TX Votes' Civic Notes: May 4
Last newsletter of the semester! We'll see you back in the Fall! Thank you for your support!
Thank you for your interest in civic engagement. We hope you’ll take what you learn here and spread the word to your friends and family!
New Politics Forum’s Texas Civic Ambassador Program Application
Open Positions in the Office of U.S. Congressman Lloyd Doggett for UT Grads/Graduating Seniors: Interested candidates should email a resume, cover letter, short writing sample, and three references to Erin.Gurak@mail.house.gov.
TX Votes 2020 - 2021 Year in Review
This past year has been unprecedented in many ways. Last year, due to the COVID-19 pandemic, TX Votes quickly had to move all of our organizing and voter outreach efforts online. We wanted to take the opportunity in our last newsletter of the semester to reflect everything we accomplished this past year!
Started a new committee: the Digital Committee, which is focused on digital organizing and creating online content to spread awareness and educate UT students about voting and civic engagement!
Created a new website: tx-votes.com
Organized and distributed personalized voting information guides for Texas’s July 2020 runoff election
2 amazing new Program Coordinators: Krista Gelhausen and Cole Wilson!
Started TX Votes’ Civic Notes, a bi-weekly newsletter
Published 13 issues of our newsletter
Published 14 videos in 4 different languages
Presented voting information to 189 classrooms
1,365 students contacted with campus canvass initiative across 3 events
23 partnerships at UT and beyond, including UT Football and UT Athletics
75 newsletter subscribers
105 downloads of our Canvas module
Worked with 90+ students from the School of Social Work for over 1300 hours of voter engagement
Raised over $29,000 through many fundraisers like Hornraiser and 40 for Forty
Collaborated with over 27 student organizations on campus
Hosted many incredible events, including an alumni panel, an event about “Working in Civic Tech”, and an event about "Navigating Engagement at the Capitol and City Hall”
Expanded our social media presence: TX Votes was on UT Austin’s and Moody’s Instagram Story. We went live on social media with UT Student Affairs. We shared voting graphics with many organizations on campus to spread the word about voting in the 2020 Election
And so much more! Thank you so much for your support!
Our civics article for this newsletter is about redistricting! Learn more about the importance of redistricting, reapportionment, and the Census!
By Caroline Savins
Knowing about the Census, reapportionment, and redistricting is important because they are interrelated activities that affect representation in the U.S. House of Representatives. This should matter to us as citizens because the people who represent our districts are a part of creating legislation and laws in Washington, D.C.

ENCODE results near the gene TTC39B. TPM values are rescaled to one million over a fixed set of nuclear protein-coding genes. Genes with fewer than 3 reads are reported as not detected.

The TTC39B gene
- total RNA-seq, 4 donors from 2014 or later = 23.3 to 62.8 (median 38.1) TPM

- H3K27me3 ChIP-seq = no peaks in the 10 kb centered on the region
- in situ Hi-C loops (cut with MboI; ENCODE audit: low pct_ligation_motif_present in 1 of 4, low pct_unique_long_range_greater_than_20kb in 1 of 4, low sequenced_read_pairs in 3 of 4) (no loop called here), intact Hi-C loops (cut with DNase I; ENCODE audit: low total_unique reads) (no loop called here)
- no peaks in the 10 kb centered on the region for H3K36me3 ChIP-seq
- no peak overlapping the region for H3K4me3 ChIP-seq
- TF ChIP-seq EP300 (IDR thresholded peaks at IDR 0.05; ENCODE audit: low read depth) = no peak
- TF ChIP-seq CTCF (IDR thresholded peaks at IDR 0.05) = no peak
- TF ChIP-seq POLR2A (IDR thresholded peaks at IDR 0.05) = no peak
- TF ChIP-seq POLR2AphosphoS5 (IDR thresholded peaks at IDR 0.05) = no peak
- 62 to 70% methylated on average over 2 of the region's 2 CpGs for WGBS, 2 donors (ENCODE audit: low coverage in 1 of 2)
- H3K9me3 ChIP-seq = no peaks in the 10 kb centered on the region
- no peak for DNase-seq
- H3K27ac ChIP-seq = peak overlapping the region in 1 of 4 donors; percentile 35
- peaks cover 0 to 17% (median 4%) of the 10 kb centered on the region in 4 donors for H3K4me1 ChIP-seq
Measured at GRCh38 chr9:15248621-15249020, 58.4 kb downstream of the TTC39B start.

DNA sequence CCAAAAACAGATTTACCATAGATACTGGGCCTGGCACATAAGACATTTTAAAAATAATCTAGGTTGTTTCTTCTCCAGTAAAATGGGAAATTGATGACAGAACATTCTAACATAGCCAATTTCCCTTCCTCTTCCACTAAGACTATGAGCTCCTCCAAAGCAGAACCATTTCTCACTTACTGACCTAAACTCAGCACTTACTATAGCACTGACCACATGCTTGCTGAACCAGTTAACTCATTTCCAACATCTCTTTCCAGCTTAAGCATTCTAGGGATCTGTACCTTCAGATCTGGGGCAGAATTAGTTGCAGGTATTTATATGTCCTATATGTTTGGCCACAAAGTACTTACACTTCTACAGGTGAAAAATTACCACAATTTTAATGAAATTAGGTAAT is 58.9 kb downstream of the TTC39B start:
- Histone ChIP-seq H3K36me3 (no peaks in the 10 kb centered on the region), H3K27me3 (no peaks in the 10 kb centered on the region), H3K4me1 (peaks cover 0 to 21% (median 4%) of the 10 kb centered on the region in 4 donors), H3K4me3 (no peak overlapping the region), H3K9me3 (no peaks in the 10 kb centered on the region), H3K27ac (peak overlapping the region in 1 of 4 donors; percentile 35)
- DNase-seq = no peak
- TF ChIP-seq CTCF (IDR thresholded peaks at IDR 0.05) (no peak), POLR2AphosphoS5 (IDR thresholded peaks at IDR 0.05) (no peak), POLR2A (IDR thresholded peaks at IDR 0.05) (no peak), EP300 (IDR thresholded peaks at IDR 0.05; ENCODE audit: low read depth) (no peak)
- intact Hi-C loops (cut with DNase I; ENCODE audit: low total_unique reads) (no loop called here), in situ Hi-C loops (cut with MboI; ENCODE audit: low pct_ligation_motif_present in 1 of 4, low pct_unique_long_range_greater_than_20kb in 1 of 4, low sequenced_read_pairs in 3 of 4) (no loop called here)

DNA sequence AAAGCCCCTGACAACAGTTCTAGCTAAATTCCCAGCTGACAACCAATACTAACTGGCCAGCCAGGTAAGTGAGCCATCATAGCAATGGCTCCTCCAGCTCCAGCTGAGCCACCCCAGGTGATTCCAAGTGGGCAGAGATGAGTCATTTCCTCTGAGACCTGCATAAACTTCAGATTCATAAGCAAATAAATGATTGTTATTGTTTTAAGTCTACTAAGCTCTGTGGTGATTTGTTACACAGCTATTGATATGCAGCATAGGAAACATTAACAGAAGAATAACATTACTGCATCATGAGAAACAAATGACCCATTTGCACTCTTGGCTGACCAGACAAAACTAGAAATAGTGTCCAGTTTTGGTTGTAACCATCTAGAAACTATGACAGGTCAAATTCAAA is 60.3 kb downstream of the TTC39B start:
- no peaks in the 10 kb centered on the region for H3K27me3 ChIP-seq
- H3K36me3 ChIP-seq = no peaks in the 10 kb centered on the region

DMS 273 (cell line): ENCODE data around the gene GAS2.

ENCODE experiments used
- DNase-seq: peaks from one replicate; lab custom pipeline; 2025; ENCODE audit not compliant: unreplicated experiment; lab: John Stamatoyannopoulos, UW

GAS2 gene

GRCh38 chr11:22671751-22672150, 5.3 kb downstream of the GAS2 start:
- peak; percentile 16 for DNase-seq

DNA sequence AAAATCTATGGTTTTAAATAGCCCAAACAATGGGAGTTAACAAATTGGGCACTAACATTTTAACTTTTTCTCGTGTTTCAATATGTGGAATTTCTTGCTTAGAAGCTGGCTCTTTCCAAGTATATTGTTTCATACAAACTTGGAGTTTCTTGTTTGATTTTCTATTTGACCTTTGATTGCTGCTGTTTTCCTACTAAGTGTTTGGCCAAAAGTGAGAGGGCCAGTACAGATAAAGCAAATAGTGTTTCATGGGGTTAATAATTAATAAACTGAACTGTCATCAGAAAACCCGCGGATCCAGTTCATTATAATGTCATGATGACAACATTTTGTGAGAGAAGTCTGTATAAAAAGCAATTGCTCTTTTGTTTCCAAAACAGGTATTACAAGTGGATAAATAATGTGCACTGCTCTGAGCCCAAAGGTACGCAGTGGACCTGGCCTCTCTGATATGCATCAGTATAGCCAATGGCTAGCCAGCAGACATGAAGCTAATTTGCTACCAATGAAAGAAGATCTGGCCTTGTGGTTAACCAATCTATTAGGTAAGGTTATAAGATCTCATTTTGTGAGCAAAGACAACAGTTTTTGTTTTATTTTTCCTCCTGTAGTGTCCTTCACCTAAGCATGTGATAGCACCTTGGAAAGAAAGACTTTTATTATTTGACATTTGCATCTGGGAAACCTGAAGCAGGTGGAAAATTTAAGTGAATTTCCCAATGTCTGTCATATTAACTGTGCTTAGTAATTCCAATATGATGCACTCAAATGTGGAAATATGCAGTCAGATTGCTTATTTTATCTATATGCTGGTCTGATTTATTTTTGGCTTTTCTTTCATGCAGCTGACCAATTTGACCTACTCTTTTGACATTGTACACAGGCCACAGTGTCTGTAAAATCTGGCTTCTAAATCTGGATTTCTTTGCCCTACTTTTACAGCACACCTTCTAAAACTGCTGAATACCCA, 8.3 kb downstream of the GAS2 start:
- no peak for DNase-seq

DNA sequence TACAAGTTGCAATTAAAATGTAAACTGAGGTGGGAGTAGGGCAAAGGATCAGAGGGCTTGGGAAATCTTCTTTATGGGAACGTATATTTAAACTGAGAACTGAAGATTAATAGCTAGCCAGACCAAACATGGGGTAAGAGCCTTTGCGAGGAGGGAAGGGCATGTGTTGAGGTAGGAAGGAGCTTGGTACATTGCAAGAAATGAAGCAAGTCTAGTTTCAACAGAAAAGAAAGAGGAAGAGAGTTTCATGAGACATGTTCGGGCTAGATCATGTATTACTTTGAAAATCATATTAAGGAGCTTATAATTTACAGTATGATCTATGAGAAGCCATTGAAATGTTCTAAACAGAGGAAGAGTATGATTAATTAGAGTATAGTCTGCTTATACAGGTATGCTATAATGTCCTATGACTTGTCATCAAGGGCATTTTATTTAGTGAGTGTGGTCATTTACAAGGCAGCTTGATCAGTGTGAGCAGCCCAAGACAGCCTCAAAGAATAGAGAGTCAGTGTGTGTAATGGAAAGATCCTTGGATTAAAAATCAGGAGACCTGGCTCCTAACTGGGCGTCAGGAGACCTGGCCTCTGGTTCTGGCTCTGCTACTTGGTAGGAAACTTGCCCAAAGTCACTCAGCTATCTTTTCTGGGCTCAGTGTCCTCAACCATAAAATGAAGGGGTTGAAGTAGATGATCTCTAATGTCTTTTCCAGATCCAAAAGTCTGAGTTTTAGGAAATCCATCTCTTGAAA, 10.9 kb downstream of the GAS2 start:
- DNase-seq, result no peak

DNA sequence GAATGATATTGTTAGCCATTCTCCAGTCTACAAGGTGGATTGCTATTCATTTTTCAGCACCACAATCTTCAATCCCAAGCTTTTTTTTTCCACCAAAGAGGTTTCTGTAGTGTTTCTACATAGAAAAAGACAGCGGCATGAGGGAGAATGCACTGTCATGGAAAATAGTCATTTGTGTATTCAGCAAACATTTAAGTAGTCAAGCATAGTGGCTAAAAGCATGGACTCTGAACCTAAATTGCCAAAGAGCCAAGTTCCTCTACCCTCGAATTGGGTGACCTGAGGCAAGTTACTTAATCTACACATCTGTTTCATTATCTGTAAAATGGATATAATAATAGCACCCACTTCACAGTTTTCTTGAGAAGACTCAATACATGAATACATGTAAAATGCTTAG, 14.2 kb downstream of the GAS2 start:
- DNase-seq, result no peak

Reapportionment is the process of assigning representation based on population after the Census is complete and redistricting is to set up the new district lines after the reapportionment is over. Seats for the House of Representatives are divided among the states based on their individual populations counted from the Census every 10 years. I know what you’re thinking- this seems like a pretty straight forward process, right? Unfortunately, you'd be wrong.
So, who exactly gets to draw the lines? In each state the legislature will draw a map, sometimes with the help of a special commission. The governor of a state does have the power to veto newly drawn lines, but this typically does not happen. In an effort to keep redistricting as fair and equal as possible, a growing number of states have begun to create independent commissions made up of citizens rather than politicians.
The reason some of these new citizen-led commissions are popping up is because redistricting and reapportionment have historically been used to try and suppress minority voices through a process called gerrymandering, which refers to the redrawing of voting district lines with the intention to discriminate, favor a party, or maintain the current status of the district. Here in Texas, the issue of gerrymandering has come up year after year as the state continues to try and keep party lines where they are.
With the Census officially ending last year, the legislature has until the end of this legislative session (May 31, 2021) to redraw state legislative lines. This is where your voice matters! If you want to get involved, contact your state legislatures to discuss this year's redistricting plans or participate in local community mapping events.
Here are some interesting articles and news stories we found over the last two weeks! TX Votes is a nonpartisan organization dedicated to providing voting and civic engagement information, and our only goal with this section of our newsletter is to share a few interesting articles and news about Texas and its politics! We encourage you to read multiple sources and a variety of viewpoints to ensure you are well informed.
Thank You For Your Support!
13 newsletter issues and 9 months later, we‘re so grateful to all our Civic Notes subscribers for their unwavering support! When the Digital Committee was thinking of ways TX Votes could expand its mission of civic engagement and voter education, we thought a bi-weekly newsletter would be a great way to highlight civic topics, news, and opportunities. We created every section of our newsletter from scratch, and we’re so happy our subscribers found our newsletter to be informative and useful.
We promise TX Votes’ Digital Committee will be back in the Fall with more amazing civic content! We wish you a great summer break!
- Anjitha Nair (Committee Senior Chair), Asha Ayyar (Junior Chair), and the entire Digital Committee of TX Votes
Visit our website at tx-votes.com.
If you would like to support TX Votes and the civic engagement work we do, you can donate here! Thank you!